You're missing some key points about this. This COULD be a good thing, but either way you don't need to fear, and here's why. From my post above:

QuoteThe only way this could happen is if developers officially supported whatever thing that was being used, such as Wine. In order for a developer to properly do that, they'd want to control it so they could play test it, so they'd simply release a Wine bottled version of the game, and mark it as being officially supported and released for Linux! Plus, you as a gamer would then want to know which games are officially supported Wine games, so they'd STILL need to mark the game somehow, so again, use the Linux icon and release an official Wine bottle of your game!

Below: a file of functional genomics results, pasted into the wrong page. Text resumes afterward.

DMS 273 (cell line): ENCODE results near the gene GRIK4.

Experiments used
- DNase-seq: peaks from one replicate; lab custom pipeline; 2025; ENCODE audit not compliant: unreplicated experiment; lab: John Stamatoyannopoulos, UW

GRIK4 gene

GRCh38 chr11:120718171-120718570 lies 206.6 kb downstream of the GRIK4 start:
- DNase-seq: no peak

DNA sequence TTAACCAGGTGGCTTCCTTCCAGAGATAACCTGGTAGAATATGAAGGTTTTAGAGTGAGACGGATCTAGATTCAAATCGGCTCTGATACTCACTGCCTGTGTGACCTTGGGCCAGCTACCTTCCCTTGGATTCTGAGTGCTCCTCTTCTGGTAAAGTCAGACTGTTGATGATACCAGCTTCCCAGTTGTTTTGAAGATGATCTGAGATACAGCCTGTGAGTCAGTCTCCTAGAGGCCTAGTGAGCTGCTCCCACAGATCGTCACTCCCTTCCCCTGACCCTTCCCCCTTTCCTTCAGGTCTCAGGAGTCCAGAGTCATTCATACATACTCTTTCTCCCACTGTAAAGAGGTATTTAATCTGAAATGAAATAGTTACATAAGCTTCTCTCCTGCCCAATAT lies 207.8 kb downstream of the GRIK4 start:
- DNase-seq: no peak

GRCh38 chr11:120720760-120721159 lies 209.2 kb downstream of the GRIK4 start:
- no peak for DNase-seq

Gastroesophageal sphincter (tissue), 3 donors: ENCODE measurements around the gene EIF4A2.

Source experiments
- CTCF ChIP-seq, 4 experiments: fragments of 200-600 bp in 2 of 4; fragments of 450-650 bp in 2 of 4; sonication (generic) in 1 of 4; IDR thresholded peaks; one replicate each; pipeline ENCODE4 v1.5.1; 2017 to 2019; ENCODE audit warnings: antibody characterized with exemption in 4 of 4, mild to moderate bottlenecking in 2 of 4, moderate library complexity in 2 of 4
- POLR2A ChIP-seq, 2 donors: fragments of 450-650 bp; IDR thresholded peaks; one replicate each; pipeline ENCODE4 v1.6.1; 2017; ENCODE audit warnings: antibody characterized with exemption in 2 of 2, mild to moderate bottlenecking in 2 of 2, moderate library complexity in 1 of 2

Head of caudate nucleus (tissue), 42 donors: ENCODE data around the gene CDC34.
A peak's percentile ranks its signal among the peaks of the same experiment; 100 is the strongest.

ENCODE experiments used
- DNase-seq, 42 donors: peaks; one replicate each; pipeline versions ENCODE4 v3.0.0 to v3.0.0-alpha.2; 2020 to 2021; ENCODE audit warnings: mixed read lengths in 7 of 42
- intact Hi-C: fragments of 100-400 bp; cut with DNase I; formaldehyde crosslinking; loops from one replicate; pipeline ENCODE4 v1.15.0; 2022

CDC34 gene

Regardless of how it was done, Valve can't just make all Windows games playable in Wine with magic, there has to be official support for whatever it is from the developers. Valve can't force developers to suddenly support a new platform, whether that's Linux+Wine, or whatever. Developers have to decide to do that, and then communicate that in an official, legal way on Steam, and that way should always be with a SteamOS/Tux/Linux icon on the game's store page. If the developers do provide that support, the game better run well and be bug-free, otherwise it's going to get bad reviews, plain and simple. If more developers release Wine bottles that are done right and are good games, that's a good thing and not something any of us have to fear. If native Linux games that don't use Wine bottles perform better, some devs will do that instead. There's still incentive to make gaming on Linux be a thing, no matter how that is done, and that's not something that will ever go away!


Last edited by Swiftpaw at 15 August 2018 at 12:25 am UTC. Edited 2 times.